INDIANAPOLIS -- Admitting that his team was down in the dumps but refusing to concede anything else, Larry Bird prepared for the biggest challenge and perhaps the final game of his coaching career.
''Personally, to me, I want it to keep going,'' Bird said Thursday with his Indiana Pacers trailing the Los Angeles Lakers 3-1 in the NBA Finals. ''I have nothing to do, so it would be nice to finish it next Wednesday.''
But next Wednesday is a long way off for the Pacers. No team has ever come back from such a deficit in the NBA Finals, and this Lakers team hasn't lost more than two consecutive games all season.
Can Indiana win three in a row, including twice on the Lakers' home court? Can the Pacers summon the inner strength to overcome the heartbreak of losing in overtime in Game 4 in the best game that they've played all series?
''These guys are down in there,'' Bird said, ''and we have to snap out of it.''
However long the series lasts, the final game will be Bird's last one, too. Bird intends to quit coaching at the end of his contract, which expires at the end of this season.
The challenge that confronts Bird and the Pacers is an enormous one, although one factor working in their favor could be the Lakers' inability to close out opponents in the postseason. It took them three games to do it against Sacramento; three games -- and one terrific scare in Game 7 -- to do it against Portland.
The Lakers are well aware of what they are on the cusp of becoming. All the talk about the dawn of a new dynasty doesn't go unnoticed in their locker room, and the battle they are fighting in their own minds is to not get too far ahead of themselves.
''I'm really thinking about it, but I'm trying not to think about it,'' Shaquille O'Neal said. ''We still have to win one game. I don't want to get too amped up.''
Wednesday night's game was a thriller, easily the best of the four games in this series, while also being the first overtime game in the finals since Game 1 of the Utah-Chicago series in 1998 -- a series that ended with Michael Jordan's final shot and the subsequent dismantling of the Chicago Bulls.
With Jordan retired and his dynasty cleared out of the way, the NBA landscape has changed drastically in two years. There is not yet an anointed successor to the place Jordan and the Bulls held in the national consciousness, but these Lakers, led by O'Neal and Kobe Bryant, are awfully close to filling that vacuum.
Bryant's performance in Game 4 was special. Playing on a sore ankle that forced him to miss all of Game 3 and most of Game 2, he took over after O'Neal fouled out in overtime and calmly hit three straight clutch shots to lead the Lakers to their 120-118 victory.
It was a show that bordered on Jordanesque, and it was all the more impressive for the way the 21-year-old Bryant handled himself so self-assuredly.
Jordan had moments like this, but not until he was in his late 20s and 30s. He didn't win his first title, in fact, until he was 28.
Bryant is showing the same qualities while still a pup.
''I probably coached, what, 115 (playoff) games with Michael Jordan, so I saw a lot of games that were above and beyond that level from an individual performer,'' Lakers coach Phil Jackson said. ''But that's not to take anything away from Kobe's great performance in the clutch time and overtime.''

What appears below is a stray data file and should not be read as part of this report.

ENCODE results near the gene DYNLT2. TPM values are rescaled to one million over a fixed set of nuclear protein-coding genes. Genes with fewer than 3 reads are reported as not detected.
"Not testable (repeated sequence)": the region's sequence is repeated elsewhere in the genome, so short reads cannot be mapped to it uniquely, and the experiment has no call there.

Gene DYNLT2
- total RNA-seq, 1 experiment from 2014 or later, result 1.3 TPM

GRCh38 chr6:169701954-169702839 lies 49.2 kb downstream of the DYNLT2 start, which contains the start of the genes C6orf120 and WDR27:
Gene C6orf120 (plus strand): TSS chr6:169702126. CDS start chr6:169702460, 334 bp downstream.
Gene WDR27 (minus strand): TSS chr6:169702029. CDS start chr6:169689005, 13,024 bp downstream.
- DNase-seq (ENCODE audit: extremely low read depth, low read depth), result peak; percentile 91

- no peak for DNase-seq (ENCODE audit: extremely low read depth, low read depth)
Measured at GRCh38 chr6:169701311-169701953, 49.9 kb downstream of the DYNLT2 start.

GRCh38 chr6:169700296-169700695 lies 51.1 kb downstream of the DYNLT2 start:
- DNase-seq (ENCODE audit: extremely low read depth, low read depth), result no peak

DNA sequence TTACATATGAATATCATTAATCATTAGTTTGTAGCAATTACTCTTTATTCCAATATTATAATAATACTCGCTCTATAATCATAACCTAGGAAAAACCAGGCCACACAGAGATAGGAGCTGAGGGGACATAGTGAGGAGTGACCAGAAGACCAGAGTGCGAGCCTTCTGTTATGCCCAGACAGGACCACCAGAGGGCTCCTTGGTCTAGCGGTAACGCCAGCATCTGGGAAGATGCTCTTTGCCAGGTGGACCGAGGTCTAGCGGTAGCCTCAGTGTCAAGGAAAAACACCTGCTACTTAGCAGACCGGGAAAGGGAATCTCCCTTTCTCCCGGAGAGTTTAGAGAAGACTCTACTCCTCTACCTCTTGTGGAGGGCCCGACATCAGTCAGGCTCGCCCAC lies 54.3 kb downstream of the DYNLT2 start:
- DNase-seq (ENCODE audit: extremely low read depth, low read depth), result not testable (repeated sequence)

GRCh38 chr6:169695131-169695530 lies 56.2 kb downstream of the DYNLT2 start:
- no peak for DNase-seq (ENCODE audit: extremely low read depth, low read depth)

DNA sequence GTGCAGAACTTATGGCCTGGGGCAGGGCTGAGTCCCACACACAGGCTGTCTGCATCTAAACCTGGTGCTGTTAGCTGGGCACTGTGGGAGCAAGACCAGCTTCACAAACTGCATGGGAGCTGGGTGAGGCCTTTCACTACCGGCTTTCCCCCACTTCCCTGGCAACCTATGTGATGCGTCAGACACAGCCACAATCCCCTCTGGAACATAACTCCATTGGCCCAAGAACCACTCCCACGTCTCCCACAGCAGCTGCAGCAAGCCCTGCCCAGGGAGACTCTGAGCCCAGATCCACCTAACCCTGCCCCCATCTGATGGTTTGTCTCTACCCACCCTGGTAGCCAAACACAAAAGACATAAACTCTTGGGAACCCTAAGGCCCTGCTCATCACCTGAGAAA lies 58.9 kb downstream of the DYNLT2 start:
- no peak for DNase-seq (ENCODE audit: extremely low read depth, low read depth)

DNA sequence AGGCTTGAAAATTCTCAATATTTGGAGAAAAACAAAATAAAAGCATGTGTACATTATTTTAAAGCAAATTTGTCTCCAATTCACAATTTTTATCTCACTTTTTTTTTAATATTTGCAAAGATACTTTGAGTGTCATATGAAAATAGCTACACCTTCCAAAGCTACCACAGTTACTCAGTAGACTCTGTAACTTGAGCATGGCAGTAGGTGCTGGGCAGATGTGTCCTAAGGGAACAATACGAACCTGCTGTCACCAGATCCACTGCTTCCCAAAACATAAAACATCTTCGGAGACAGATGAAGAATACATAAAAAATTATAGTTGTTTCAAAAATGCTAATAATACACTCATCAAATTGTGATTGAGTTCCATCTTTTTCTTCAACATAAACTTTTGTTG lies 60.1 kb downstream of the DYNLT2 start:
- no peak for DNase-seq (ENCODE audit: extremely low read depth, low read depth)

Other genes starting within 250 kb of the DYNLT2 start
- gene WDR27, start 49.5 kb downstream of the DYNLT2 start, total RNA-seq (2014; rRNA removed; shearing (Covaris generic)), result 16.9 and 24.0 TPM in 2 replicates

What Jackson seemed to be saying is that it's still too early to be making serious comparisons between Bryant and Jordan.
One won six titles and five MVP awards; the other hasn't won anything yet.
And if it's up to the Pacers, nobody's about to win anything until the middle of next week.
''Our objective is not to have the Los Angeles Lakers celebrating the championship, whether it be here or there,'' Indiana guard Mark Jackson said.
If the Pacers win Game 5, the series will return to Los Angeles for Game 6 on Monday night and Game 7, if necessary, on Wednesday night.
Since both teams played extremely well in Game 4, many of the adjustments should carry over to Game 5. That means Dale Davis and Sam Perkins -- and not Rik Smits -- will get the defensive assignment on O'Neal, which Indiana hopes will allow Smits to stay out of foul trouble so he can try to duplicate his strong offensive performance -- 24 points on 11-for-14 shooting -- of Wednesday night.
The Lakers will he hoping for the best when the erratic O'Neal steps to the foul line. After shooting 38 percent from the line in the first three games, O'Neal made eight of his first nine free throws in Game 4 before missing six of his final eight. He is averaging 38.0 points per game in the series.
Bird plans to retire from coaching when this series is over, and his last challenge -- in fact his only challenge -- will be to get his team to believe that the series remains winnable.
Optimism was in short supply in Indianapolis, so much so that the headline on Page 1 of the Indianapolis Star sports section read: ''All But Over.''
The last time Bird faced a 3-1 deficit in the finals was 1987 -- his last appearance in the finals as a player. His Boston Celtics won Game 5 at home that year before dropping Game 6 in Los Angeles by 13 points, so Bird knows firsthand that it's a nearly impossible task.
''We feel like if we come out and give the effort like we did last night and get a couple rebounds and make a couple more plays on the defensive end, we're going to win the ballgame,'' Bird said. ''Then go to L.A. and do the same thing, try to play the game.
''You can't give up in the finals. That's not what this is all about.''
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